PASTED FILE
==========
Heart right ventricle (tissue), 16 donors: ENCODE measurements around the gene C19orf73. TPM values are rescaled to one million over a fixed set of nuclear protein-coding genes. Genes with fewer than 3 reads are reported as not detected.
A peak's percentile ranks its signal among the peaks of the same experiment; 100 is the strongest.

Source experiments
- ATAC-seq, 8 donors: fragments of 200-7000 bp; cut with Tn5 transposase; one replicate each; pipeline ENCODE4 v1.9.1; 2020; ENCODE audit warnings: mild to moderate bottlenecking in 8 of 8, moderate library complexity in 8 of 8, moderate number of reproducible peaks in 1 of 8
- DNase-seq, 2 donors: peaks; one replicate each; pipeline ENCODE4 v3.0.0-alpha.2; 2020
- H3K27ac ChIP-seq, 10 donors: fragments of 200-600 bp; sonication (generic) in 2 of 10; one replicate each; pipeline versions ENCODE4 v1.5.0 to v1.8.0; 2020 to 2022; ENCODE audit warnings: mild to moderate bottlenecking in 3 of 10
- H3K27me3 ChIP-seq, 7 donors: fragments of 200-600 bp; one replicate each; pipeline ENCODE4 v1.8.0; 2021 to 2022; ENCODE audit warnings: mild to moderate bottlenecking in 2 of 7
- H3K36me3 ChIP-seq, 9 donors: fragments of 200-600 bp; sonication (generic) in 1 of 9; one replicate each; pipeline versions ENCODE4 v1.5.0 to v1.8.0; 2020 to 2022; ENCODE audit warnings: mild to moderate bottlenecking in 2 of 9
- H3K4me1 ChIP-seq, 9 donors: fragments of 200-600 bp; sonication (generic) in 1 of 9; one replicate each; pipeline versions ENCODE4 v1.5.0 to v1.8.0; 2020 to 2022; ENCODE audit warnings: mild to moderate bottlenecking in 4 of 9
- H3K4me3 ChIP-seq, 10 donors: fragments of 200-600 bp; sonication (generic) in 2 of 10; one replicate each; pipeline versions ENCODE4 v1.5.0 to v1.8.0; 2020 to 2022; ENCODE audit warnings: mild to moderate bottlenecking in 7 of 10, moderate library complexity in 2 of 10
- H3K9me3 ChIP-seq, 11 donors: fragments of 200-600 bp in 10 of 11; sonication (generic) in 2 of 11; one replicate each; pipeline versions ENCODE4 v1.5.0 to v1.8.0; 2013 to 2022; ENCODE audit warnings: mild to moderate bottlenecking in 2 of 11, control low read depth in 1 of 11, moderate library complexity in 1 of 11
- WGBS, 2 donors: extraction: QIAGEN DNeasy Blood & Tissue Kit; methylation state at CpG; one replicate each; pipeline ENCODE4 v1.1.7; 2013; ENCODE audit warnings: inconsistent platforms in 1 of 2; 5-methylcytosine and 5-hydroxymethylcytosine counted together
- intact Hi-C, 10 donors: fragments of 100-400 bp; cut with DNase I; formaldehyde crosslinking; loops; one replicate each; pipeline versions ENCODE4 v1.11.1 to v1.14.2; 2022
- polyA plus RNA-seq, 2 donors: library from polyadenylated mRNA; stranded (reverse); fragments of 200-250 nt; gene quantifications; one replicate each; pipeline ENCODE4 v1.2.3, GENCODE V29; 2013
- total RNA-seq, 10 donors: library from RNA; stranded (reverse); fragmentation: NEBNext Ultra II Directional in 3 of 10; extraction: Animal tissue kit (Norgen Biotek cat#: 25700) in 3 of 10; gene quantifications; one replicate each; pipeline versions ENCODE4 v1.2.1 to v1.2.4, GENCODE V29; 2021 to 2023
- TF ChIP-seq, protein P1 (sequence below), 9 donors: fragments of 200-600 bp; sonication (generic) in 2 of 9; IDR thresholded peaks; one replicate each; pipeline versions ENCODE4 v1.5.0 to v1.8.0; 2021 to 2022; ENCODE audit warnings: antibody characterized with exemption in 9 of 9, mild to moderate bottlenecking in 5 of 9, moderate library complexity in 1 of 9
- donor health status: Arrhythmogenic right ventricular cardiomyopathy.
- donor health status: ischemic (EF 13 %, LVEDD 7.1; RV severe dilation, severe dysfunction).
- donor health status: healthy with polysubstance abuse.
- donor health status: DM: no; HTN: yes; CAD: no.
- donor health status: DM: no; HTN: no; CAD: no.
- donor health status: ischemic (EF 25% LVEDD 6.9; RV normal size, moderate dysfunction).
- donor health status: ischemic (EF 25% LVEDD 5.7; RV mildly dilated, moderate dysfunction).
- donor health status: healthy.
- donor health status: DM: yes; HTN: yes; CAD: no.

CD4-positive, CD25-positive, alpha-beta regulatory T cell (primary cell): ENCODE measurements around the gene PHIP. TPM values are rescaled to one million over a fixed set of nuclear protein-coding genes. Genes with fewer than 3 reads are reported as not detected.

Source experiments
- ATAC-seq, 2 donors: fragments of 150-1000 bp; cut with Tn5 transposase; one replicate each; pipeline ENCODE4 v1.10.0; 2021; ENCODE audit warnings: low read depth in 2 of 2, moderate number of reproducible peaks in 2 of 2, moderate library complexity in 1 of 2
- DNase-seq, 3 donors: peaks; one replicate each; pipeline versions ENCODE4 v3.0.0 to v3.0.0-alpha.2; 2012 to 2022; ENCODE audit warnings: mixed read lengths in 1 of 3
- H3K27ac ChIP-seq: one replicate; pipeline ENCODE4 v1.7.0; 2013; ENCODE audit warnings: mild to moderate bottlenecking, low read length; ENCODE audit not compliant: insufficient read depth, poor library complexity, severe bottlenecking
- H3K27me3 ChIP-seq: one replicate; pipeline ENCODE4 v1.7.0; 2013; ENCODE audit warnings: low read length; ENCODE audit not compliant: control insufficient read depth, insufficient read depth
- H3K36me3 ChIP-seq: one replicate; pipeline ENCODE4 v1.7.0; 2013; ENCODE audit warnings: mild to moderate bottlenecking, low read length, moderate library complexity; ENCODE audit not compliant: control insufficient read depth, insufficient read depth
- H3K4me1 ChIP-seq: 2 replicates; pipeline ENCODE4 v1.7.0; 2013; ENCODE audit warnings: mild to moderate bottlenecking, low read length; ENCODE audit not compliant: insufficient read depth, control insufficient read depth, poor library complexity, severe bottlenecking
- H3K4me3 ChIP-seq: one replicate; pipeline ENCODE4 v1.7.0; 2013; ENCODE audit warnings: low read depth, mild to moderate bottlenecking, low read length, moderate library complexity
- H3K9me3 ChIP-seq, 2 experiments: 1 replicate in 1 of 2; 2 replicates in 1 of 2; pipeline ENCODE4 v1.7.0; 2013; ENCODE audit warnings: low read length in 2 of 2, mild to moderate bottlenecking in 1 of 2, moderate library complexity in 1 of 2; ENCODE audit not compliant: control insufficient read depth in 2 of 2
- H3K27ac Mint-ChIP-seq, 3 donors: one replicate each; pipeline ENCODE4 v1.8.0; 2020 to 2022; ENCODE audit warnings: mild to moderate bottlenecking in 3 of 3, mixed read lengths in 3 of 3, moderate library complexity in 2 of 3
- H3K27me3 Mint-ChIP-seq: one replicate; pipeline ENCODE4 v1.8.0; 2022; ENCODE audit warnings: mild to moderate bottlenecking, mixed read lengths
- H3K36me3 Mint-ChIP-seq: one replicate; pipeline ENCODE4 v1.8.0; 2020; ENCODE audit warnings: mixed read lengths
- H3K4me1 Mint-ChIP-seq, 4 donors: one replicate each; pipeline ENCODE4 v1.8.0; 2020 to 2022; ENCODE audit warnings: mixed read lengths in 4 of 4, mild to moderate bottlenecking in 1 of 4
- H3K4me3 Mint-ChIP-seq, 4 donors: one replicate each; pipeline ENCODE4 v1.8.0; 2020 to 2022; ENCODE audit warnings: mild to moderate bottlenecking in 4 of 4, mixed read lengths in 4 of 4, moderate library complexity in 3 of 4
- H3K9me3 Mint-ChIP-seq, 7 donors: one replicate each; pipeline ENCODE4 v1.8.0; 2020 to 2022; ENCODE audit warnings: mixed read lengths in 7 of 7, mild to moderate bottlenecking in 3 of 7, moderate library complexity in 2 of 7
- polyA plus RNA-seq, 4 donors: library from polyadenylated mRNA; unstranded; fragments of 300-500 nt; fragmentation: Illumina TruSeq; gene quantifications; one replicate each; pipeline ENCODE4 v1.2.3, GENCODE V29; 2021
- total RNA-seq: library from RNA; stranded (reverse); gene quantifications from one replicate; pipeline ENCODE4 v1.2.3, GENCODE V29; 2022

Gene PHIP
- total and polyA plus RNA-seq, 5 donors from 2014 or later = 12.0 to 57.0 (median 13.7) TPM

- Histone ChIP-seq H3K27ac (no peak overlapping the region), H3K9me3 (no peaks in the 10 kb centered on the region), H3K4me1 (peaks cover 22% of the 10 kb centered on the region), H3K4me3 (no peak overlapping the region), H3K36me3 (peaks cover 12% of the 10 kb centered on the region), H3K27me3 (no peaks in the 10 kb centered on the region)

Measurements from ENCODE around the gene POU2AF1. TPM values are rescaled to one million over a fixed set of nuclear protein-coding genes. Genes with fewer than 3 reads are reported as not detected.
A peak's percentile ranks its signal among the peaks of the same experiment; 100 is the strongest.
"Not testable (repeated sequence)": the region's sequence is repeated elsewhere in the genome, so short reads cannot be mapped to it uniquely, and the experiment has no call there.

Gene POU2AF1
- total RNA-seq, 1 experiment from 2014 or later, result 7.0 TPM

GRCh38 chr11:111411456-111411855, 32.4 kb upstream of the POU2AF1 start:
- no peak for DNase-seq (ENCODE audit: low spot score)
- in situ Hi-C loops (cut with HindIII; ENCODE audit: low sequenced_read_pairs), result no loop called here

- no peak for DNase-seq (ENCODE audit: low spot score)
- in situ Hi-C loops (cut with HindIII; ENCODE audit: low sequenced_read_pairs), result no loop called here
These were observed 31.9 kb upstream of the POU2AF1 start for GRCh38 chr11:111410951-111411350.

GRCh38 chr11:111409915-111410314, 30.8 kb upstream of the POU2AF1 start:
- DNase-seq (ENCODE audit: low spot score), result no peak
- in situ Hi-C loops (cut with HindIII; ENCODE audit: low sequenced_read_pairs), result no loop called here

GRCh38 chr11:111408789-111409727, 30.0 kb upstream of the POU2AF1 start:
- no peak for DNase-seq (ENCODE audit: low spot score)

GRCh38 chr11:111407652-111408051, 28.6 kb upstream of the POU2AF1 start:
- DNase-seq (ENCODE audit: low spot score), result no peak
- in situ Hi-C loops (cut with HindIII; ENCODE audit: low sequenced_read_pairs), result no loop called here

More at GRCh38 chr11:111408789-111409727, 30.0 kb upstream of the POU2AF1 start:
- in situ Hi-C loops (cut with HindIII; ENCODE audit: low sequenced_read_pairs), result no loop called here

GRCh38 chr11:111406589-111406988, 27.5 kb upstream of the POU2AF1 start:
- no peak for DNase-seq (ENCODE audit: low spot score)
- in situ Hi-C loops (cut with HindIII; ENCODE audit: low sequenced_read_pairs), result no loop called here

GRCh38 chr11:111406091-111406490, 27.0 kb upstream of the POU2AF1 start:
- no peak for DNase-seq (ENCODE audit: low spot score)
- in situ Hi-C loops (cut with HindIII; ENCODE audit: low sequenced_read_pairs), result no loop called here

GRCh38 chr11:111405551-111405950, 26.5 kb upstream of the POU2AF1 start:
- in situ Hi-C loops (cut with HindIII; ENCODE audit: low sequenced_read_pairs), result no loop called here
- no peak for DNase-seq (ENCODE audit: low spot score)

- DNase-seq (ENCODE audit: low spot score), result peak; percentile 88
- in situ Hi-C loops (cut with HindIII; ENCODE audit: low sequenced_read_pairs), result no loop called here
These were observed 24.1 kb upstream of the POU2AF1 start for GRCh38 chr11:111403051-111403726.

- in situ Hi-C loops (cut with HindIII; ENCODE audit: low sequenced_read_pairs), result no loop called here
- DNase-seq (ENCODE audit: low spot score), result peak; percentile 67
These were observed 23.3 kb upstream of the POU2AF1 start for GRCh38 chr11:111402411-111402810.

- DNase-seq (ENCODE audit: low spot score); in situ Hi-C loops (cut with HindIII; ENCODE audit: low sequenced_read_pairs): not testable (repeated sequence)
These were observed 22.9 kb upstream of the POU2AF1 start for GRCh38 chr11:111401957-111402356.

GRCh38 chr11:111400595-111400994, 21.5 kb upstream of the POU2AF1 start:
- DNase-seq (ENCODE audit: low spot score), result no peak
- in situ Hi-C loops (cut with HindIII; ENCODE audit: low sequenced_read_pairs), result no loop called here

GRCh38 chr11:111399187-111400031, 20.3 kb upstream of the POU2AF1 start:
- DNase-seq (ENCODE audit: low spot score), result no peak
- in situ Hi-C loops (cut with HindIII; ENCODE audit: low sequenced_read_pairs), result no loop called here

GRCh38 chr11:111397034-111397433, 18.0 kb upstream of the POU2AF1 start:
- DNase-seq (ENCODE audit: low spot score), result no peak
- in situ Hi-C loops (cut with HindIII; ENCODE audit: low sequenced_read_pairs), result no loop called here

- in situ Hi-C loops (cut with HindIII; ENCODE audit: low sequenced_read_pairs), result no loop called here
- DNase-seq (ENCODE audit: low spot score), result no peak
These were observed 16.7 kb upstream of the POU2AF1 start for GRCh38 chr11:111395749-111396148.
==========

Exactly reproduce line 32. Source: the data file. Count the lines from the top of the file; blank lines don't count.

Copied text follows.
- H3K36me3 ChIP-seq: one replicate; pipeline ENCODE4 v1.7.0; 2013; ENCODE audit warnings: mild to moderate bottlenecking, low read length, moderate library complexity; ENCODE audit not compliant: control insufficient read depth, insufficient read depth